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Human Computer Interaction

This is the projects main page for cs4hc3 and se4f03 -- HCI / CHI Courses.



  • During the middle of term the class will be divided into about 12 (n) groups, each of whom will negotiate amongst themselves a topic of concentration from the list below with at least three ranked by selected priority. At an early designated lecture, each group will be linked to a topic of their choice in a first-come/first-served basis -- only one group per project.
  • Group members should all have their associated member email addresses and use these to generate a wiki in one of the groups member names. Note that ALL changes made to a wiki are logged by IP address of the machine, as well as time and date. By law Derek Lipiec MUST always be running an audit trail system which essentially operates as a key logger in that if any vandalism is done electronically, he can determine who is logged on, from where as well as what was typed. This is a warning that anyone modifying a group's wiki who is NOT a member of that group will be caught and risk a zero grade for this assignment exists. Therefore "play safe" and do not fool around. (wfsp)
  • Just after several weeks of class duration, a created wiki from each group will be completed and marked. As soon as scheduled, these dates will be posted in the ELM calendar for this course.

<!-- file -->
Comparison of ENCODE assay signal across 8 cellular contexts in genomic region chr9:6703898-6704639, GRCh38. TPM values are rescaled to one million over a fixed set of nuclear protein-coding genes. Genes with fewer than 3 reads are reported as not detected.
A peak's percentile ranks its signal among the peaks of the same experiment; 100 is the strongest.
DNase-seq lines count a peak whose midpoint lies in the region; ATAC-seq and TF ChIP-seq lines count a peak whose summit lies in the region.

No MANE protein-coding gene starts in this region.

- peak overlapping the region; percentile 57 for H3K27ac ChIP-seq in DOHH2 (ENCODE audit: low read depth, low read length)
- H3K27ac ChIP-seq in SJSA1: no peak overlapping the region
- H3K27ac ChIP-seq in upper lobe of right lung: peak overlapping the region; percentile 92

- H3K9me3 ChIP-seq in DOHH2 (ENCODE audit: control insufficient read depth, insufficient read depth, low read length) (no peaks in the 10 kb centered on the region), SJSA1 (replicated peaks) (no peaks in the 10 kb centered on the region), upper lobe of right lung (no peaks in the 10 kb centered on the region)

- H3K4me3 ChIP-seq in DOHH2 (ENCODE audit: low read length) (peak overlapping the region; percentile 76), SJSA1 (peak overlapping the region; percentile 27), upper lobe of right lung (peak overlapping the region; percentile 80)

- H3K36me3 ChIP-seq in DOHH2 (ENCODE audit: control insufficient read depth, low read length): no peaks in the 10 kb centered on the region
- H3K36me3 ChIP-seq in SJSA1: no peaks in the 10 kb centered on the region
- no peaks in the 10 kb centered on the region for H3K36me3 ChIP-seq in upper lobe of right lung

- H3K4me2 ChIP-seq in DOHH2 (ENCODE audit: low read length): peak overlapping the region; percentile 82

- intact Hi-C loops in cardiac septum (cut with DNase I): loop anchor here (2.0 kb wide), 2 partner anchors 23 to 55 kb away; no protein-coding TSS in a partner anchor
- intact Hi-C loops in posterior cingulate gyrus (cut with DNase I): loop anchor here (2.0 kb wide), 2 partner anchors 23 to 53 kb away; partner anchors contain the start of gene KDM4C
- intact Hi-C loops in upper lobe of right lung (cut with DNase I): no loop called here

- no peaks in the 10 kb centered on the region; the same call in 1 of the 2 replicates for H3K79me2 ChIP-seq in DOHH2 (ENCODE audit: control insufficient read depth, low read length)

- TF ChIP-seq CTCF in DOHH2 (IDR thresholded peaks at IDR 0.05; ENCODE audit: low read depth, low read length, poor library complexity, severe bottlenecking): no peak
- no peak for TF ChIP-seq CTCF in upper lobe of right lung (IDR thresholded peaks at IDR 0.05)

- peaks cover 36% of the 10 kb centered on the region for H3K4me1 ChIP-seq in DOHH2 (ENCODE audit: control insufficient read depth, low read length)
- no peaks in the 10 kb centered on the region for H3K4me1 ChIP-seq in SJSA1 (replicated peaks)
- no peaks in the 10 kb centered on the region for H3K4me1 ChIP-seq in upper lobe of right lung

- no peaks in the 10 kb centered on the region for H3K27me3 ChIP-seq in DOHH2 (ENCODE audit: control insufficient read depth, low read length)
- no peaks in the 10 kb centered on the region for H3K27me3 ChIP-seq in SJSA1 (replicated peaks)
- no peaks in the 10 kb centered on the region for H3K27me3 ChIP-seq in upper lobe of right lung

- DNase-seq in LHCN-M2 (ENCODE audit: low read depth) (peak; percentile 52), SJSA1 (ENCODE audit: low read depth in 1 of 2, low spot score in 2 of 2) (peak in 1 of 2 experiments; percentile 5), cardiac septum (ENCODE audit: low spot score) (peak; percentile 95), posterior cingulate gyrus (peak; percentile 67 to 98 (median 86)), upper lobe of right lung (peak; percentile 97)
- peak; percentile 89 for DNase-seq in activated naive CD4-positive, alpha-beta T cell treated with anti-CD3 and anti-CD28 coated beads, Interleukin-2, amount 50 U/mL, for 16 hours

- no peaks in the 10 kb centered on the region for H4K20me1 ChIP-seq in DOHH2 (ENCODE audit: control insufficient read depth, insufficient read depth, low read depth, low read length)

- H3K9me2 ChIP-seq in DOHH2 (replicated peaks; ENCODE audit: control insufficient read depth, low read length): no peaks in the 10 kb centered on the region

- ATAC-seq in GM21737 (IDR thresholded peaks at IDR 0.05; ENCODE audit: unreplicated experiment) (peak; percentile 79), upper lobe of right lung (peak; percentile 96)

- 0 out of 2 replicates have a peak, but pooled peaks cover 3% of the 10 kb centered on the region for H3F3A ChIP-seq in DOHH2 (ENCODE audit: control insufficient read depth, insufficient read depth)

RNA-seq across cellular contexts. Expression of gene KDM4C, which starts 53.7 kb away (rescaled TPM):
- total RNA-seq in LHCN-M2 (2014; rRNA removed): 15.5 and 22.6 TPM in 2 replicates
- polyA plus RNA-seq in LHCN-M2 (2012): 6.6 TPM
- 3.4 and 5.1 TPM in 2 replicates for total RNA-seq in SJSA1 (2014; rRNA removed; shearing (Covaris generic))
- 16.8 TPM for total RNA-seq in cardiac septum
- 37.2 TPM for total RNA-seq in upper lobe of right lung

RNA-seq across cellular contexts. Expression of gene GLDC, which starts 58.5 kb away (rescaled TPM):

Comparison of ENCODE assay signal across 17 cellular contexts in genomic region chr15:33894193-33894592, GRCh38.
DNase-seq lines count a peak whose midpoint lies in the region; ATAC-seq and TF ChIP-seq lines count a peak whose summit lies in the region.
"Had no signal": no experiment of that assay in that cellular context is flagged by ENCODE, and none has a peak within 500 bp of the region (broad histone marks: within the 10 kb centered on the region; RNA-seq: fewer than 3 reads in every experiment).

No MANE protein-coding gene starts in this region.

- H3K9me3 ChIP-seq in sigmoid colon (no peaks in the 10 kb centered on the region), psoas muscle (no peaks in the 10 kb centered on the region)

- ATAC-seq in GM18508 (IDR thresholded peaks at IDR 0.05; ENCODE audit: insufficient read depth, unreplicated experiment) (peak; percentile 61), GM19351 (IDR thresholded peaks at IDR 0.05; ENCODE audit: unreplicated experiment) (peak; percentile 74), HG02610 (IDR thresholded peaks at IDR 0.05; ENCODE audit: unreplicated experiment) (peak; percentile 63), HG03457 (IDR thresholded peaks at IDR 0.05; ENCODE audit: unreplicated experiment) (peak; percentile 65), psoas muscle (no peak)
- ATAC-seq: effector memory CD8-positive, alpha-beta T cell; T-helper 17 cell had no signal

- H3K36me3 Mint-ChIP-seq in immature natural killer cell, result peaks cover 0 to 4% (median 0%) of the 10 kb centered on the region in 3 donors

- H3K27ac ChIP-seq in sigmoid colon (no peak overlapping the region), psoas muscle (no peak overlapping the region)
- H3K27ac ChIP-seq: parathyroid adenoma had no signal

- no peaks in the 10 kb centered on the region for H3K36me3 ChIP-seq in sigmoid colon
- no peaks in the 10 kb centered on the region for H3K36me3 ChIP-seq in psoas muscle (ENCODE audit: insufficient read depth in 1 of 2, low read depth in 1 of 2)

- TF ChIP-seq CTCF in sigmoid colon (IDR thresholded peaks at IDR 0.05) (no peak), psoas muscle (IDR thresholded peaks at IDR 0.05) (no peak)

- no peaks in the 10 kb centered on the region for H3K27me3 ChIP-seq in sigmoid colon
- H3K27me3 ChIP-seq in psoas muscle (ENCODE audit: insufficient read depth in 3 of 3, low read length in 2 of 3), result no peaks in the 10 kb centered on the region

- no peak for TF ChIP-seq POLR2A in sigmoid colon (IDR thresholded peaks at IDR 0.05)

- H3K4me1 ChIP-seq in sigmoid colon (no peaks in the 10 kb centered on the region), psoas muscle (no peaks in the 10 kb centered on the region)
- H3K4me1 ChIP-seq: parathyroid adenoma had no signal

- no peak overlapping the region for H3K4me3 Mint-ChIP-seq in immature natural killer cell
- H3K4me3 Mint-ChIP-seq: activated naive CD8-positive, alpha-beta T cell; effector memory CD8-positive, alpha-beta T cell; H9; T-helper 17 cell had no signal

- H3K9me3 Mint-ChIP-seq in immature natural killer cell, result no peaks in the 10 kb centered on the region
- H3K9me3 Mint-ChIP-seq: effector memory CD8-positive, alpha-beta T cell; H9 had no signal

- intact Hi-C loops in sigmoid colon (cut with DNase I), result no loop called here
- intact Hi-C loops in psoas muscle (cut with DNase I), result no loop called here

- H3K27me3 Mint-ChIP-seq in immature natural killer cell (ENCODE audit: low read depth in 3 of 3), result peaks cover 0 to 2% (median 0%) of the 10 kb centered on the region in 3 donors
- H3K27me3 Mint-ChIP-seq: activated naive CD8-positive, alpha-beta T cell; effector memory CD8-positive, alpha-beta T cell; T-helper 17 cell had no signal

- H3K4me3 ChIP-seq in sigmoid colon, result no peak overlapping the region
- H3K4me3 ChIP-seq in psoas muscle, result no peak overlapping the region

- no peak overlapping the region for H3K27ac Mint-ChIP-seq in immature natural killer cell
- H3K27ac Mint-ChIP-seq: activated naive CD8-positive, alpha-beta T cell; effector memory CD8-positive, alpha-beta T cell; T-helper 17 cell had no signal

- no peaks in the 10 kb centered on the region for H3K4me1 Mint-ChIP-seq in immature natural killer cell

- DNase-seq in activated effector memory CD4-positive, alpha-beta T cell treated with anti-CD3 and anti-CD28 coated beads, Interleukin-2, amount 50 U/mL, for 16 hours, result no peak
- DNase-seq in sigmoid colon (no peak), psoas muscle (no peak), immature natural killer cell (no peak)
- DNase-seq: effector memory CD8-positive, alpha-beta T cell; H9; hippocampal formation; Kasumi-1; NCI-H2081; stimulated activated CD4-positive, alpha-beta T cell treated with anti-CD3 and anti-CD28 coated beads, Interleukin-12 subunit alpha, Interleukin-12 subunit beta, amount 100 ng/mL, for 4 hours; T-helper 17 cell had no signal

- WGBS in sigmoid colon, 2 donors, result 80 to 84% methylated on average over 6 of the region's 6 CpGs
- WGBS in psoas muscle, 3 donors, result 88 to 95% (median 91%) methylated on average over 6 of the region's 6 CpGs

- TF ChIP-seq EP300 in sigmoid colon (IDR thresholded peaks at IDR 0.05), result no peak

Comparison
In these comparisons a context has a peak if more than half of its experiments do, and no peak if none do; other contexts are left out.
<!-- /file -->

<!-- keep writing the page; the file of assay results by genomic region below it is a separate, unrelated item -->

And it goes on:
• Part of this mark will be composed of 12 other rankings (by three groups of four members each as listed below) from each of the other group members, done individually, who will rank and provide one sentence of what is best and one sentence of what is worst about the subject wiki under consideration. This is done through sending Dr.Poehlman an email with the three marks and single sentences for like and dislike reasons. The ranking for each wiki will be compiled by the instructor and posted anonymously for class consideration and discussion near the end of term.


Reference -- adapted from ACM (Association for Computing Machinery -- but people can join, too!)

  1. Motivations for the Studies of HCI - Why the study of how people interact with technology is vital for the development of most usable and acceptable systems. (Taken by Group 10)
  2. Contexts for HCI: mobile devices, consumer devices, business applications, web, business applications, collaboration systems, games, etc. Contexts for HCI (Taken by Group 8 -- wfsp/05nov09@14:00)
  3. Process_for_User-centered_Development: early focus on users, empirical testing, iterative design. (Specified for Group 11 -- wfsp/15nov09@14:30)
  4. Different measures for evaluation: utility, efficiency, learnability, user satisfaction. (Taken by Group 5 -- wfsp/10nov09@13:00)
  5. Models that inform human-computer interaction (HCI) design: attention, perception and recognition, movement, and cognition.
  6. Social issues influencing HCI design and use: culture, communication, and organizations. (Taken by Group 3 -- wfsp/13nov09@15:30)
  7. HCI - Accommodating human diversity: including universal design and accessibility and designing for multiple cultural and linguistic contexts. (Taken by Group 9 -- wfsp/12nov09@13:30)
  8. The most Common Interface Mistakes. (Taken by Group 1 -- wfsp/04nov09@17:00)
  9. User Interface Standards. (Taken by Group 6 -- wfsp/05nov09@19:30)
  10. The five interaction styles as espoused by B.Scheidermann. Five Interaction Styles (Taken by Group 7 -- wfsp/04nov09@17:30)
  11. The Object-Action (or visa-versa) model and its applications. The Object-Action (or_visa-versa) model and its applications(Specified for Group 2 -- wfsp/15nov09@14:30)